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Live Review: Har Mar Superstar, The Ruby Lounge, Manchester

by Amy Roberts. Published Wed 09 Dec 2009 12:25, last updated: 27/12/09
Photo by Sakura.
Photo by Sakura.

Har Mar Superstar,
The Ruby Lounge, Manchester,
07.12.2009

Say what you want about Har Mar Superstar, but A) boy can sing, B) boy sure can dance and C) boy knows how to put on a damned good live show.

Manchester’s Ruby Lounge is thrumming with over-excitement - the audience is thrillingly eclectic and probably due to the fact that HMS has been gone for nearly five years between studio albums, appears to be made up of the most loyal and obsessive fans the North West has to offer.

HMS enters dressed in two layers of hooded dashiki with gold, sequined elbow length gloves, which will all be stripped off to nothing throughout the set. The crowd tip-toe, crane necks and stand on anything (or anyone) they can find in order to get a better look at the hipster-disco Danny Devito figure busting moves up on stage to opening song Game Night.

This man doesn’t waste any time either, by the time second song D.U.I is over - a jovial, drunken party-shanty of a song - he’s already managed to pull some random, worse-for-wear girl in the audience (whilst someone I can only assume was her boyfriend looks on mortified), and has waded his way through the audience and straight to the bar, mic in hand.

‘I need a drink. Bar!! Give me a shot of JD, please’ he charmingly purrs at the frankly shocked barman, who does as he’s told and pours the drink out for him. HMS doesn’t miss a beat however and continues to forcefully cajole the audience with his smut-heavy lyricisms and provocative dance moves. He stands on the top of a couch and downs his drink surrounded by a raucous, whooping audience.

What is it about watching a tubby, monk-mullet of a man singing suggestive R’N’B songs on a couch whilst downing bourbon that brings the animal out in people? I don’t know, but it sure as fuck works.

HMS knows his audience well - he knows how to get even the middle-aged-men drinking Guinness in the corner to the centre of the audience and busting moves that were made illegal way back in 1973 - by the middle of the set the crowd’s a gigantic, grinding smutfest. It’s like a scene from Black Snake Moan.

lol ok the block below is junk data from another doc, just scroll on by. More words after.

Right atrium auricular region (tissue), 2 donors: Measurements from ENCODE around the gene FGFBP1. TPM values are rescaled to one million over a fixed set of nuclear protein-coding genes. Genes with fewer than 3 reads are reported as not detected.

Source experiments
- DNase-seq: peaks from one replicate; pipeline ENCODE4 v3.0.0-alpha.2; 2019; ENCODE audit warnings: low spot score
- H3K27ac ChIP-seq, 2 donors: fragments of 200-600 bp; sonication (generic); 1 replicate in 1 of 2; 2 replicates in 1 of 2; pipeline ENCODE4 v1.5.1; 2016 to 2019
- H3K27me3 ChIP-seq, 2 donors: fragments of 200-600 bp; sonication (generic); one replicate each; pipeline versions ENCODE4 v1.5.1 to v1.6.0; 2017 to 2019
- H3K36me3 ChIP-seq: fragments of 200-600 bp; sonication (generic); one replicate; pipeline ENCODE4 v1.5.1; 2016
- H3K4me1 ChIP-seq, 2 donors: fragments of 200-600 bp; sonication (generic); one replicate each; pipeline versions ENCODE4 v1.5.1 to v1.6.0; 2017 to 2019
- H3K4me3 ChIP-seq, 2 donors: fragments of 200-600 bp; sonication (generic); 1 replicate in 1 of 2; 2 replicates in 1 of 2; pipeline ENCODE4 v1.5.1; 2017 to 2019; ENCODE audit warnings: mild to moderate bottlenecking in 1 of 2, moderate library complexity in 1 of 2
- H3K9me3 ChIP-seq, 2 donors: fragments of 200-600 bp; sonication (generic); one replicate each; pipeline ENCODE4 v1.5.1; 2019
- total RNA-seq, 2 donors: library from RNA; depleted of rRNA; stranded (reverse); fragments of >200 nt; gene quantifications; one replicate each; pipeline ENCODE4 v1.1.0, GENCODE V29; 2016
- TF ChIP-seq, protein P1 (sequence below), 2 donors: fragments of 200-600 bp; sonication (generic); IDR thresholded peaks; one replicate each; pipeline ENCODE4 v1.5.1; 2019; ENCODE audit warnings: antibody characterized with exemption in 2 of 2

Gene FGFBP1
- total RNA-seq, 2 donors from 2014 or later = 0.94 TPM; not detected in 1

To say the atmosphere is hot’n’heavy is an understatement. Repeated jokes about how great a girls ‘titties’ are in the audience as well as half-joking suggestions that himself and his incredibly hot bandmates (dressed head to toe in white t-shirt and white jeans, like party-metal dreamboat Andrew WK, from years ago...) are all single and available for blow jobs, are incredibly cringe inducing and seem to create a dangerous ‘Ready Fellas? Pick any girl you want!’ atmosphere, which is unnerving to say the least.

That’s not to say it isn’t entertaining, however. Body Request’s body-pop action, for example is a barely believable treat which see’s HMS singing upside down, totally contorted with his little legs in the air like a pre-festive season tableau about getting stuck up the chimney (ooooh! Cheeky!), whilst his bassist performs a wonderfully frat-party centric trick of balancing his bass on his chin mid-song. For those of us who could spend a good half an hour tanked up laughing at a cat with its head stuck inside a bucket, these tricks are truly amazing feats to witness. Amazing!

There’s a constant banter with the audience which is refreshing and incredibly endearing - he poses for photos throughout the set with eager, HMS hungry fans who tweak his nipples, stroke his balding head and, once again, get fresh and french with him.

Becoming apparent throughout the set is the idea that HMS’s music is merely a backing soundtrack for the spectacle of his onstage persona. The performance is a bit of a confused hybrid between a novelty act like Flight Of The Conchords and actual, genuine talent. Not only is HMS an incredible vocalist, but he’s also an amazing songwriter - something that seems totally undermined by his onstage striptease and the constant onslaught of sexually confused teenage boys screaming ‘Get yer cock out, Har Mar!’. Sometimes he has a look on his face like Alabama Worley in True Romance snarling at her husband to be - ‘I’m not a hooker, I’m a call girl - and there is a difference you know!’.

Ah well, when HMS does finally strip down to a fantastically trashy pair of tight-tiger print y-fronts, you know the show is nearly over. A pared down and frankly lavish rendition of The Libertines’ Don’t Look Back Into The Sun is a definite highlight as is the performance of current single Tall Boy.

A fitting finale comes in the shape of an a-cappella, solo rendition of the Boyz-II-Men shmaltzy classic It’s So Hard To Say Goodbye To Yesterday, in which HMS comically attempts to sing every harmony and nearly chokes on the sentiment heavy lyricism, ‘God this really is sickly, isn’t it?’ he retches. HMS pals, The Whip, discuss after-party plans with him onstage, and somehow everyone winds up being invited down to The Northern to ‘get trashed’. An invitation Purple Revolver and a great many other people with no respect for the early-to-bed tradition of Monday night, suitably accept.

By far the greatest balding, semi-burlesque white-boy R’N’B singer in the World e-v-e-r.

Buy Har Mar Superstars' latest album Dark Touches, here: http://www.amazon.co.uk/exec/obidos/ASIN/B002LTY1N0

Official Website: http://harmarsuperstar.com/



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